During this Lent we may want to examine our areas of discontent. Discontent is a restless longing for what we do not have. It sours our spirits. Let’s consider the things we have for which we can be grateful. Gratitude makes us thankful and appreciative for what we have. It sweetens our dispositions and makes what we have enough. Gratitude enables us to see the goodness in our lives and results in feelings of wellbeing and peace of heart. It expands our vision to what is important and helps us to see through the causes of our discontent.
Create in me a grateful heart, O God!
I will examine any causes I have of discontent. How are these offset by the things for which I should be grateful?
Jesus asked, “Were not all ten cleansed? Where are the other nine? Was no one found to return and give thanks to God except this foreigner?”
For every creature of God is good, and nothing to be refused,
if it be received with thanksgiving:
For it is sanctified by the word of God and prayer.
I Timothy 4.4-5
No duty is more urgent than that of returning thanks.
Remember the past with gratitude. Live the present with enthusiasm. Look forward to the future with confidence.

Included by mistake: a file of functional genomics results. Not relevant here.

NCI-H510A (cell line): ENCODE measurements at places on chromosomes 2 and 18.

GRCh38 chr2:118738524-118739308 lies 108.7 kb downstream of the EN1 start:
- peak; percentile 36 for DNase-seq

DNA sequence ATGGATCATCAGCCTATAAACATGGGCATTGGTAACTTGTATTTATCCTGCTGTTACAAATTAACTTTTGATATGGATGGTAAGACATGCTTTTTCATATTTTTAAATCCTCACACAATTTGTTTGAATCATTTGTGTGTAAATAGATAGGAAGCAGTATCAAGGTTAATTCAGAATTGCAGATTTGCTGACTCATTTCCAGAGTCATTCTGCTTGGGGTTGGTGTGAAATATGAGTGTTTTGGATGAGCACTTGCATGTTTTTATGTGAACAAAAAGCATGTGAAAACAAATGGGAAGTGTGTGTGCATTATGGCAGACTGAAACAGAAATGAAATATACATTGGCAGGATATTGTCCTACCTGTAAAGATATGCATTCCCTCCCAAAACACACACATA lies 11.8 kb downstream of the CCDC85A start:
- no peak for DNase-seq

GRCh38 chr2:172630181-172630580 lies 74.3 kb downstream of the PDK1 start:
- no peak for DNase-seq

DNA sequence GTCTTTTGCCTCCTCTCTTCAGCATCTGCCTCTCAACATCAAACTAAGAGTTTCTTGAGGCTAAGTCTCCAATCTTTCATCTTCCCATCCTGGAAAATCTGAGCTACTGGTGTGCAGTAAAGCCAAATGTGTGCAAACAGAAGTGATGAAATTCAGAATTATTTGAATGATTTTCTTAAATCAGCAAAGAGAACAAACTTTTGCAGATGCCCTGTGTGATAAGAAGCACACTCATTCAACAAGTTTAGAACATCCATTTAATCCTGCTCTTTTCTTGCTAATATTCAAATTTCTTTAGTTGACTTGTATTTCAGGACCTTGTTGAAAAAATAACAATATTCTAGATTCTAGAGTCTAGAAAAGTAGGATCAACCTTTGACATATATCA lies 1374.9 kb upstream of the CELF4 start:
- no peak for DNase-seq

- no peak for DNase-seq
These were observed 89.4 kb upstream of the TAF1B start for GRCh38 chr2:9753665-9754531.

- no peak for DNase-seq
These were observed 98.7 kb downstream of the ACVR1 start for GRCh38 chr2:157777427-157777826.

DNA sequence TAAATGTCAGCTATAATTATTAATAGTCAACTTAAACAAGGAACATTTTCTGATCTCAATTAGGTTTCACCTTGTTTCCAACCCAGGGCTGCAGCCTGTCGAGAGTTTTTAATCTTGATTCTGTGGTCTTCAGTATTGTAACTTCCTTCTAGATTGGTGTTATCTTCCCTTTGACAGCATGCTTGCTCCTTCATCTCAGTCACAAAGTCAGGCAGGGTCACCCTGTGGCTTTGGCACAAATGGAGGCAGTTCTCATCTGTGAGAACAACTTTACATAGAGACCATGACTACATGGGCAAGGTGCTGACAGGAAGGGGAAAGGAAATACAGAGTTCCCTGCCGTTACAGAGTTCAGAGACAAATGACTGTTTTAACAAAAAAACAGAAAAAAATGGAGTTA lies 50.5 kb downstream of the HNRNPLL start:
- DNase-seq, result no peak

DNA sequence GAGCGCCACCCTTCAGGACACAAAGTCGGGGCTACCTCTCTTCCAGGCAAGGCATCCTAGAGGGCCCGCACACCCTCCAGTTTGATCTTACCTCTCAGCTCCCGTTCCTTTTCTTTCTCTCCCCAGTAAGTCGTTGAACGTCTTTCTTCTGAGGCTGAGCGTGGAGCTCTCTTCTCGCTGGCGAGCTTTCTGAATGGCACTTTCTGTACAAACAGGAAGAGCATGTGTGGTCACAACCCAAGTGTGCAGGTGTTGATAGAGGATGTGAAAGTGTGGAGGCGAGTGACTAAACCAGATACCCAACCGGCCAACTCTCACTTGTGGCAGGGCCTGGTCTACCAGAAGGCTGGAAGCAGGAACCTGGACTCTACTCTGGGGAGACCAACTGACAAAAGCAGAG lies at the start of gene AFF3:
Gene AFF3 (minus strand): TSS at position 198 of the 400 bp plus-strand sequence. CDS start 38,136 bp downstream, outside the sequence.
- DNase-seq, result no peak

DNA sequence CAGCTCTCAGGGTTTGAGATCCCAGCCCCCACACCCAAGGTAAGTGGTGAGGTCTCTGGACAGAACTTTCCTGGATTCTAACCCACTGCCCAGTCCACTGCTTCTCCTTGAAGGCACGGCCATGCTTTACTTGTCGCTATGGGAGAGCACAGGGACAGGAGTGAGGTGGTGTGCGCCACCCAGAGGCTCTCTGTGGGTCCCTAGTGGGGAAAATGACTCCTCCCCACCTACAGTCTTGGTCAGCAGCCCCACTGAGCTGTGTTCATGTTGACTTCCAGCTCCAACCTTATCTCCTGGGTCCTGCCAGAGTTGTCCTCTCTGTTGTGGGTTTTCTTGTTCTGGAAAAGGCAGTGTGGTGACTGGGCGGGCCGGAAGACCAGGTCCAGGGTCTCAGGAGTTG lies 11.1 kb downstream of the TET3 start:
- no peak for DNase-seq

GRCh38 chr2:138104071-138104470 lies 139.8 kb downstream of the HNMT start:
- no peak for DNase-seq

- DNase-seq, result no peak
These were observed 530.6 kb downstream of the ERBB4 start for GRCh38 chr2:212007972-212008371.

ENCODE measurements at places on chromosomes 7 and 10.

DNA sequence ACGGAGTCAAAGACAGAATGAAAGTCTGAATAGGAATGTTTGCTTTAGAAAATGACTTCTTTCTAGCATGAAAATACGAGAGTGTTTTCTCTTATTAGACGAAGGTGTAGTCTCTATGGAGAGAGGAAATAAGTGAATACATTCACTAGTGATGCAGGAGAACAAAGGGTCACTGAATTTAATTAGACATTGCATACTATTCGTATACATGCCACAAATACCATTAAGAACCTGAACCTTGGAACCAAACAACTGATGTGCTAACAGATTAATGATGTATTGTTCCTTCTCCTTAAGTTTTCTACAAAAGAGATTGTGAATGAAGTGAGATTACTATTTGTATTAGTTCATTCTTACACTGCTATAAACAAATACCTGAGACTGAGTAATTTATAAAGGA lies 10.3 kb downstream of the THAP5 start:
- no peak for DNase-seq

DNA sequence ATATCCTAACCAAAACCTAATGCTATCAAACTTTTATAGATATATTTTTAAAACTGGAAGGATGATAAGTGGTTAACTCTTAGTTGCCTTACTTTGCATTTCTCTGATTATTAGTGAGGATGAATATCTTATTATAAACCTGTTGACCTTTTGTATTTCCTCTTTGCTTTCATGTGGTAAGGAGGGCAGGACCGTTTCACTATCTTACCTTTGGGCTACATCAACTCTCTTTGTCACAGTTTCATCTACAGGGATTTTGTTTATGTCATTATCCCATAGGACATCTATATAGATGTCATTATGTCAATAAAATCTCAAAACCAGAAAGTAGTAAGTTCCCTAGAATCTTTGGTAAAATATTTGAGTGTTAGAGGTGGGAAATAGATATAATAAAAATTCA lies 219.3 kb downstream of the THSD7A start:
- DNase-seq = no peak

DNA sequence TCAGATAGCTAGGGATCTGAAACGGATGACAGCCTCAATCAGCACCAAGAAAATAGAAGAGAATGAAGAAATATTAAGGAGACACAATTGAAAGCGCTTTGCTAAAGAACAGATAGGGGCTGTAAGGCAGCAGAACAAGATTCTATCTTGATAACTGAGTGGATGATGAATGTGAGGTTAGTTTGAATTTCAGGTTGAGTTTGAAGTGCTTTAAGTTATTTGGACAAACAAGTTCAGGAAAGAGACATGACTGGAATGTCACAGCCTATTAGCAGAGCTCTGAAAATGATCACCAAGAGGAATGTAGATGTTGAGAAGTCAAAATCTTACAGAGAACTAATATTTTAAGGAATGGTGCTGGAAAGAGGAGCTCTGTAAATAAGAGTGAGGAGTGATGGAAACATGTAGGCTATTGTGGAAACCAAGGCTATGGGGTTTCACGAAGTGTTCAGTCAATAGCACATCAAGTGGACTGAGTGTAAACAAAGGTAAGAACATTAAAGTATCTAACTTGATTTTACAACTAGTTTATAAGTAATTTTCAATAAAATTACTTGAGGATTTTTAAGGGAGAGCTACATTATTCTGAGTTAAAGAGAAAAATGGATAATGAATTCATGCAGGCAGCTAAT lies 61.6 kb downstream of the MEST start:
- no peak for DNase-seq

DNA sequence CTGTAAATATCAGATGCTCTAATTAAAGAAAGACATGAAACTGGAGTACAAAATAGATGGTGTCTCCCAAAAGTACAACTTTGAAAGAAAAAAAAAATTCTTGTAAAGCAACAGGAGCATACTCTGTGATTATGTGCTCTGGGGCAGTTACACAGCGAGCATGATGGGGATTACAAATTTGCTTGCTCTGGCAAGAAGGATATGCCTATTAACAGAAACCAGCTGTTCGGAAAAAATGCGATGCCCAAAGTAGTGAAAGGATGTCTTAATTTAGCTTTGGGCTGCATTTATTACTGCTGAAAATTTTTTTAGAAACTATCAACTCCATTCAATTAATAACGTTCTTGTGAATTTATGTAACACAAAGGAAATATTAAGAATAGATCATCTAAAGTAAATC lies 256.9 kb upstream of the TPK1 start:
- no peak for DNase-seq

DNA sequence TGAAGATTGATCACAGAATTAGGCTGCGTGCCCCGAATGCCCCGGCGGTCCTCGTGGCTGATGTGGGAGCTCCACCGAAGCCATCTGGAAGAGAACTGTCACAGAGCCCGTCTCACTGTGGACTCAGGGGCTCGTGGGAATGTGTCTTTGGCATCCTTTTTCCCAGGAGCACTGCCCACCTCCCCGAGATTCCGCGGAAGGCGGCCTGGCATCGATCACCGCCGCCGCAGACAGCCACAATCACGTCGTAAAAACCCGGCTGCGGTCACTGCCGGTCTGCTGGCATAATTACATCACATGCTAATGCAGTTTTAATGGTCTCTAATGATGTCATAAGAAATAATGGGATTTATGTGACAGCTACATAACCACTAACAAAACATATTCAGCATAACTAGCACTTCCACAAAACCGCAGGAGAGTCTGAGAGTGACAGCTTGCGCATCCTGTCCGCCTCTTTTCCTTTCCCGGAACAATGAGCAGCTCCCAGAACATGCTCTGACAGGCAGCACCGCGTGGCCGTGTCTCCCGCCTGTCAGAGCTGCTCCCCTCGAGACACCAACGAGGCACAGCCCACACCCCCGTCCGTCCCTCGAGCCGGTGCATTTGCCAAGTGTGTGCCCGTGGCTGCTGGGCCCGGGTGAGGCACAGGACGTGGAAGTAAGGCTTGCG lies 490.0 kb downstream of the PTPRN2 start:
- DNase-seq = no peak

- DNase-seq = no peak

John Paul II
Gratefulness is the key to a happy life that we hold in our hands, because if we are not grateful, then no matter how much we have we will not be happy — because we will always want to have something else or something more.
Saying thank you is more than good manners. It is good spirituality.
Content makes poor men rich; discontent makes rich men poor.
Contentment is not the fulfillment of what you want, but the realization of how much you already have.
When you are discontent, you always want more, more, more. Your desire can never be satisfied. But when you practice contentment, you can say to yourself, “Oh yes – I already have everything that I really need.”
There is nothing so bad that whining won’t make it worse.
Jeffery R Holland